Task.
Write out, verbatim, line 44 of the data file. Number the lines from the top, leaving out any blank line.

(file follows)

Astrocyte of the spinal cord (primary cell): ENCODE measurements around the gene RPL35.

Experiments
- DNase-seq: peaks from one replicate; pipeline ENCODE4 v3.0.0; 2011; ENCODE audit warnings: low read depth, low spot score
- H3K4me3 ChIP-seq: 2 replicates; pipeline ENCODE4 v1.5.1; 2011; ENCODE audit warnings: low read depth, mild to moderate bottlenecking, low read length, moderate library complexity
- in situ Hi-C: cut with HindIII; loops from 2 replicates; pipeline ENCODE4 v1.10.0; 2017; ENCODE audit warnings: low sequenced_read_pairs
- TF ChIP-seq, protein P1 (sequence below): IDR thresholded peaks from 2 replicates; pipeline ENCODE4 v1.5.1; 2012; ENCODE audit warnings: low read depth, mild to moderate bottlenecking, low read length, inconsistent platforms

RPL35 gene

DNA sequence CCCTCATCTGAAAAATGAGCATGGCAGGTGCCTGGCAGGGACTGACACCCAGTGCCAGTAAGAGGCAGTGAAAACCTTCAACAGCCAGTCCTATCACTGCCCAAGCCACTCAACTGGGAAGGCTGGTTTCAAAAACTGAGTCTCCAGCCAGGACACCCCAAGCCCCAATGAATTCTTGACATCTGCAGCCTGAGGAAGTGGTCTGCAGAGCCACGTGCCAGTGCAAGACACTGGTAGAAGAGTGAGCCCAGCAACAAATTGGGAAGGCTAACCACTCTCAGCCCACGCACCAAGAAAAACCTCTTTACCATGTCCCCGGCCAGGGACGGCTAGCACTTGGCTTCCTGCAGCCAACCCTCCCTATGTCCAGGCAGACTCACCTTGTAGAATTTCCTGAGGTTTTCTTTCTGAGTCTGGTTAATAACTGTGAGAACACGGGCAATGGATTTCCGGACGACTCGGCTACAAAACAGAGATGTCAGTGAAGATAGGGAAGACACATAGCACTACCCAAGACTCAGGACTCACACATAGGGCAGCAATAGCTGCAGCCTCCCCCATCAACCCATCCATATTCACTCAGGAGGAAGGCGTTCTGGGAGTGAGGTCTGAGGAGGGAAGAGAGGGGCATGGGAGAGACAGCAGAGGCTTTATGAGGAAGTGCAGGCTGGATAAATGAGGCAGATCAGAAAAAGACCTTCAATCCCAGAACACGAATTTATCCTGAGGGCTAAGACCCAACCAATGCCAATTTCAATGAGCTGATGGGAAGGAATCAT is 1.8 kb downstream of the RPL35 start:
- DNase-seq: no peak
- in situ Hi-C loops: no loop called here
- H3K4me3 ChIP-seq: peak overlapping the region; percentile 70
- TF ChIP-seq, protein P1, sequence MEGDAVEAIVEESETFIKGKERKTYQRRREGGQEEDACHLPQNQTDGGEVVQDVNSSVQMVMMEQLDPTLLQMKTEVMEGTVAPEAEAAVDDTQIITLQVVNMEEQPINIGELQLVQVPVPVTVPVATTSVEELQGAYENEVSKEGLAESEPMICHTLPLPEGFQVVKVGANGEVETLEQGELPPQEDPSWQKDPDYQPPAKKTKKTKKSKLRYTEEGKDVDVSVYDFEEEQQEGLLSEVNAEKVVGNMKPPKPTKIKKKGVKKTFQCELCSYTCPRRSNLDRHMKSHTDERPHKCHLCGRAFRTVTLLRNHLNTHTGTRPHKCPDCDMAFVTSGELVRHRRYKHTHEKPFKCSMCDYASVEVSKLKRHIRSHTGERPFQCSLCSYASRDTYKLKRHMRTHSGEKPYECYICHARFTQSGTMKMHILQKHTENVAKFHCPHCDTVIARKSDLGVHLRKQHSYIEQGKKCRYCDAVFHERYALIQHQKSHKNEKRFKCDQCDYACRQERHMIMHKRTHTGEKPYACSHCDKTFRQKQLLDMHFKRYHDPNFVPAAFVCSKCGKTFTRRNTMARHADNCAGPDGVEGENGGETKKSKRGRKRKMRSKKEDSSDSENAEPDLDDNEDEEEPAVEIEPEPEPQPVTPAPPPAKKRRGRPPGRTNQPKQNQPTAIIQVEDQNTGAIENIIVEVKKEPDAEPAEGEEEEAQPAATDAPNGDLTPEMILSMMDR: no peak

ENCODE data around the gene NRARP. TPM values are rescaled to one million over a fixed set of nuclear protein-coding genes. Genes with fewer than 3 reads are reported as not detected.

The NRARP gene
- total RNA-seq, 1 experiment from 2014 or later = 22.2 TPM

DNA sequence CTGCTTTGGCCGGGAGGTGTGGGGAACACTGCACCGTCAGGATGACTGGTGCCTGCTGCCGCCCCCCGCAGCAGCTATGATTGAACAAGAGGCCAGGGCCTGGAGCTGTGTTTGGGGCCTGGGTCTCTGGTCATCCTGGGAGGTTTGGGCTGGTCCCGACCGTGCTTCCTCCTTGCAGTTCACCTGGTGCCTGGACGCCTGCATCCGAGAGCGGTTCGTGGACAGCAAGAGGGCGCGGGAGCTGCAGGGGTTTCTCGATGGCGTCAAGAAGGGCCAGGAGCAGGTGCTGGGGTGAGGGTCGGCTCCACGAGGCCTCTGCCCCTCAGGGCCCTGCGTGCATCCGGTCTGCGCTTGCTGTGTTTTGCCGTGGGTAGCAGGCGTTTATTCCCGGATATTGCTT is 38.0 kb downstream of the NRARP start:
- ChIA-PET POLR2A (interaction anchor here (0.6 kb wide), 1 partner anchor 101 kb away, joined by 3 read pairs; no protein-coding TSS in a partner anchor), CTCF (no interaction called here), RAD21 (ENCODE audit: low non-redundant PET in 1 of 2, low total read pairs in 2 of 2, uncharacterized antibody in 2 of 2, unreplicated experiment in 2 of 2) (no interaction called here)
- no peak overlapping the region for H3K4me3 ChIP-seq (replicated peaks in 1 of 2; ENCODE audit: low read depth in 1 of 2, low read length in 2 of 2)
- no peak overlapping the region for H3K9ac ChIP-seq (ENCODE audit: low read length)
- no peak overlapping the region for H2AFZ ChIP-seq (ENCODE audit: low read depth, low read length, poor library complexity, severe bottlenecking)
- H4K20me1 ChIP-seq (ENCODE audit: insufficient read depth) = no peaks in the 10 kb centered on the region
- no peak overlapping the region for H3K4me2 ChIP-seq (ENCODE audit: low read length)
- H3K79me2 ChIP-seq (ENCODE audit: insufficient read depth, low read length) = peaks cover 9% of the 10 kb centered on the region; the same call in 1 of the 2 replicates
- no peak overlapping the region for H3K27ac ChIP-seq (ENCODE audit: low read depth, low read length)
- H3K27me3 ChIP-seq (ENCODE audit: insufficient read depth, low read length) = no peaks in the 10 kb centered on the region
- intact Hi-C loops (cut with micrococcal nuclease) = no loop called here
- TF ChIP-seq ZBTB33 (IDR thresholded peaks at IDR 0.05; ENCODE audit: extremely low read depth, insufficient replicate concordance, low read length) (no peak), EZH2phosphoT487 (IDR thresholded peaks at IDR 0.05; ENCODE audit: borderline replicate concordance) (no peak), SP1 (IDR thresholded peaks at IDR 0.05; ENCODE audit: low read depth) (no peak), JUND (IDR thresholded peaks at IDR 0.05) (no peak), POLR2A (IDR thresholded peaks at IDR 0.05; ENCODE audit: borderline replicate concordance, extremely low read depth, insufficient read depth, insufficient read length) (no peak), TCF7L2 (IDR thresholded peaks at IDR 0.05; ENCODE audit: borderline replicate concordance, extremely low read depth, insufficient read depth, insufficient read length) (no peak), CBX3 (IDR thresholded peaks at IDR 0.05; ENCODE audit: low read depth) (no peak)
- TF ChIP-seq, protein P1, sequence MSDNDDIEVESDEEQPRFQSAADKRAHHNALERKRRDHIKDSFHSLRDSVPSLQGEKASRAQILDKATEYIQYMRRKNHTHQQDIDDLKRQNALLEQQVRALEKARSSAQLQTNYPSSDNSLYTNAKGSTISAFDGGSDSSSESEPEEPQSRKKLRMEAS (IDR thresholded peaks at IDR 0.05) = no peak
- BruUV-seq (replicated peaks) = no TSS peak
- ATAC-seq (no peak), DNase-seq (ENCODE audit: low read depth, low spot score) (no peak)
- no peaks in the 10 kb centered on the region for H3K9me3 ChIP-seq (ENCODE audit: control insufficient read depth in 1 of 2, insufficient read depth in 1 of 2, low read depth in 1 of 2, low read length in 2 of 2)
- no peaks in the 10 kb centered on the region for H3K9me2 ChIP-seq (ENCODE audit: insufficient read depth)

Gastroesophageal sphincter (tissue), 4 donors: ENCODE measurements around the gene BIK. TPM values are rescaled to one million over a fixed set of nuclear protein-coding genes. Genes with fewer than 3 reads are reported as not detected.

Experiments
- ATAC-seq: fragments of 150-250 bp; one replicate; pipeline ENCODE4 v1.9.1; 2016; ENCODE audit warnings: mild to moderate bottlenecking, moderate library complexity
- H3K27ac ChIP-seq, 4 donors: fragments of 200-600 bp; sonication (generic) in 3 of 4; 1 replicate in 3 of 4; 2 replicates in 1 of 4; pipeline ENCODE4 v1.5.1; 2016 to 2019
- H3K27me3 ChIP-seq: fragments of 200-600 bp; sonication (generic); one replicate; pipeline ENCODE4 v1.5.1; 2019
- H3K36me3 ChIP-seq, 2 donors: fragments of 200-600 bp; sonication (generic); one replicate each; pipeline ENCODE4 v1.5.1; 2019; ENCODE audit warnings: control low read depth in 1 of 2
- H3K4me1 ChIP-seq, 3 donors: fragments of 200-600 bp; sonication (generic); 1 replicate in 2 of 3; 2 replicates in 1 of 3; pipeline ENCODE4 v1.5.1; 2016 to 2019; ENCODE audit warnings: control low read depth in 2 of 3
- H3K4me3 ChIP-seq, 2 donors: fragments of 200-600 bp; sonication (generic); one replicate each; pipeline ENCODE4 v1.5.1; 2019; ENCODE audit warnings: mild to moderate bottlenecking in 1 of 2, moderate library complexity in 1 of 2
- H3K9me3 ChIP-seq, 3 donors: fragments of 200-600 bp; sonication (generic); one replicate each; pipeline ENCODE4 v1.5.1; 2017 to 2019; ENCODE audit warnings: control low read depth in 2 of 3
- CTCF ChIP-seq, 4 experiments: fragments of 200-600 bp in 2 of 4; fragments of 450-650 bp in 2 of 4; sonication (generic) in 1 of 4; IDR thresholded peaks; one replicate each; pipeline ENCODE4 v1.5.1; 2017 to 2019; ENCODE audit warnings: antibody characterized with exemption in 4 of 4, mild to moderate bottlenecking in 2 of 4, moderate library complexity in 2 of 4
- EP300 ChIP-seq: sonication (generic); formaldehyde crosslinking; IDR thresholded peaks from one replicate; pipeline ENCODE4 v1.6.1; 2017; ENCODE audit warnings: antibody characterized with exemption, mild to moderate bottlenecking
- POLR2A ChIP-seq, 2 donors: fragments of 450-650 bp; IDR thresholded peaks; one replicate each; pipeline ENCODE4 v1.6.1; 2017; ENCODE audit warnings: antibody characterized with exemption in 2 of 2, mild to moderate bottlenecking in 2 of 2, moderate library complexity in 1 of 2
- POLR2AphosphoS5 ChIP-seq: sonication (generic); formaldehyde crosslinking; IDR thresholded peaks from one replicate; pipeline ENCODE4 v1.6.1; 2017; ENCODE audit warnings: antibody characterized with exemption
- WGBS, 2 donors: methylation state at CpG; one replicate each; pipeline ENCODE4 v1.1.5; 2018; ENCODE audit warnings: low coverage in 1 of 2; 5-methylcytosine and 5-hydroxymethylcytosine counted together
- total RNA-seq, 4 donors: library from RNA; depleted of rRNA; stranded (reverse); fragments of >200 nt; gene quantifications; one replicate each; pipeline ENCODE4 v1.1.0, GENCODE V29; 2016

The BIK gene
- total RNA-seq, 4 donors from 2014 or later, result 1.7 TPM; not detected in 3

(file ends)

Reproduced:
- POLR2A ChIP-seq, 2 donors: fragments of 450-650 bp; IDR thresholded peaks; one replicate each; pipeline ENCODE4 v1.6.1; 2017; ENCODE audit warnings: antibody characterized with exemption in 2 of 2, mild to moderate bottlenecking in 2 of 2, moderate library complexity in 1 of 2